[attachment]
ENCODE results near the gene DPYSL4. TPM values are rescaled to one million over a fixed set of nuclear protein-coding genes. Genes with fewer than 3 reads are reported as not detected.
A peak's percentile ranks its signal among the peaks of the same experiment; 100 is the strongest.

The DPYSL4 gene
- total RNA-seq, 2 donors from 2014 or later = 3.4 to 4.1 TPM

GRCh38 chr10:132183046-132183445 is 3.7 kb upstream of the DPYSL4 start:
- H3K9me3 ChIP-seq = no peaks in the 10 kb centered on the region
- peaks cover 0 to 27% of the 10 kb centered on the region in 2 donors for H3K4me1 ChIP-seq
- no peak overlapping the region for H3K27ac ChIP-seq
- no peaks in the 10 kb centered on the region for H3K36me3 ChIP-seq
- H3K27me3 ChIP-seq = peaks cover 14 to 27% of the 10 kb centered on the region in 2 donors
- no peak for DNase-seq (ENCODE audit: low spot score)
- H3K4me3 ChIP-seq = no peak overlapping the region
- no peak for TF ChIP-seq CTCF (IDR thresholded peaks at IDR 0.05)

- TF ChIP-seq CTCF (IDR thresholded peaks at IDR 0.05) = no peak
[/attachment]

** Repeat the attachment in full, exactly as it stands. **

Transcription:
ENCODE results near the gene DPYSL4. TPM values are rescaled to one million over a fixed set of nuclear protein-coding genes. Genes with fewer than 3 reads are reported as not detected.
A peak's percentile ranks its signal among the peaks of the same experiment; 100 is the strongest.

The DPYSL4 gene
- total RNA-seq, 2 donors from 2014 or later = 3.4 to 4.1 TPM

GRCh38 chr10:132183046-132183445 is 3.7 kb upstream of the DPYSL4 start:
- H3K9me3 ChIP-seq = no peaks in the 10 kb centered on the region
- peaks cover 0 to 27% of the 10 kb centered on the region in 2 donors for H3K4me1 ChIP-seq
- no peak overlapping the region for H3K27ac ChIP-seq
- no peaks in the 10 kb centered on the region for H3K36me3 ChIP-seq
- H3K27me3 ChIP-seq = peaks cover 14 to 27% of the 10 kb centered on the region in 2 donors
- no peak for DNase-seq (ENCODE audit: low spot score)
- H3K4me3 ChIP-seq = no peak overlapping the region
- no peak for TF ChIP-seq CTCF (IDR thresholded peaks at IDR 0.05)

- TF ChIP-seq CTCF (IDR thresholded peaks at IDR 0.05) = no peak